Pratt Student Leads Record-Breaking Charity Effort

The longest basketball game in history (Credit: Greg Richmond)

Students from Duke and the University of North Carolina at Chapel Hill met on Jan. 14 in the longest basketball game in history at UNC’s Fetzer Gym. Pratt junior David Walker toiled for months behind the scenes to lead Duke to the charity event, which broke a Guinness world record and raised $60,000 for Hoop Dreams Basketball Academy. The Durham-based, non-profit organization provides unique opportunities for children with life-threatening illnesses to develop socially and physically through basketball and other athletic training.

The non-religious event represented a collaboration between the Newman Catholic Centers at UNC and Duke. Senior Greg Richmond, who is credited with the original idea, led the basketball marathon effort for UNC.

David Walker, director of Duke's basketball marathon effort

“The best part was seeing this event from beginning to end,” said Walker, a mechanical engineering and materials science major from Nashville, Tenn. “In June, it was just me and Greg, and by the end of January there were 450 volunteers and $60,000.”

From early Saturday until Monday evening, teams made up of 12 students from each school competed for 57 hours, 17 minutes and 41 seconds straight, toppling the Guinness record of 33 hours and 35 minutes set in Germany last year. Duke won the game with a final score of 3,684 to 3,444.

Walker and Richmond drummed up the support required to make the event a success, capitalizing on the long-standing basketball rivalry between Duke and UNC. Walker said that the most difficult challenge was getting people – in particular corporate sponsors and the major media -- to take the event seriously.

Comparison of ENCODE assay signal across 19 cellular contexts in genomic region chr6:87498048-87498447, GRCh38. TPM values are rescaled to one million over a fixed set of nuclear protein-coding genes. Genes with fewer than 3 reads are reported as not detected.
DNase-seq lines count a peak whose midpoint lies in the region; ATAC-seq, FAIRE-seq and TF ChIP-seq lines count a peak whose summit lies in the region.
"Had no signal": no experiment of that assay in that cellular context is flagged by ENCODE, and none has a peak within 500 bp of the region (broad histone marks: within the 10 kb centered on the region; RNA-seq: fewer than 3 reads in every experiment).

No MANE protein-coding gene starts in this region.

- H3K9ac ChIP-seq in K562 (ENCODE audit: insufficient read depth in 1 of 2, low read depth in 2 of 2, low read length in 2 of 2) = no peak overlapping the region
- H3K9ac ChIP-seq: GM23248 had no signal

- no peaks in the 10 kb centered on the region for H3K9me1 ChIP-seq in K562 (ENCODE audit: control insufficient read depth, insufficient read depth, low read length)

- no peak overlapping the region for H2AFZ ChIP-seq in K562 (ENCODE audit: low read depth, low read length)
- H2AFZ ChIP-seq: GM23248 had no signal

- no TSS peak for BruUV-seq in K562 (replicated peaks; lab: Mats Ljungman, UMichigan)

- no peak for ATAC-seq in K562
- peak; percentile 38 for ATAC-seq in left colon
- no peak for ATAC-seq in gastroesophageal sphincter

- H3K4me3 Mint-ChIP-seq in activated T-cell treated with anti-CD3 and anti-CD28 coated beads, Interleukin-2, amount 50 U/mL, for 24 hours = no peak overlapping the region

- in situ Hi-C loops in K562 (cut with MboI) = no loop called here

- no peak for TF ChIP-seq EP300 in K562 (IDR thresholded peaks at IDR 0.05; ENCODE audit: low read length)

Nonetheless, their efforts were met with serious support from the sports equipment company Spalding and its “Never Flat” brand basketball and from Duke University Health System. Spalding donated the jerseys and balls for the teams along with a check for $15,000, while Duke’s Health System kicked in another $10,000. Each of the players also raised $1,000.

Aero donated air mattresses for the players to sleep on the sidelines, and Red Bull, along with other companies and local restaurants, provided the food, Walker said.

ABC's Good Morning America interviews Duke's Brendan Hayes and UNC's Anna Marshall on the sidelines. (Credit: Greg Richmond)

The game, which featured an opening tip-off by former U.S. Sen. John Edwards, also garnered local and national media attention from Sports Illustrated, the Herald-Sun, the Charlotte Observer, the Associated Press and ABC News, among other print and television outlets.

A re-match is in the works for next year, Walker said, although the teams will not attempt to break the new record. Walker said he will leave the directing to others, but will gladly serve as a consultant for the 2006-2007 effort.

A competition to see which team can raise the most money for Hoop Dreams is still ongoing. Donors can contribute on behalf of Team Duke at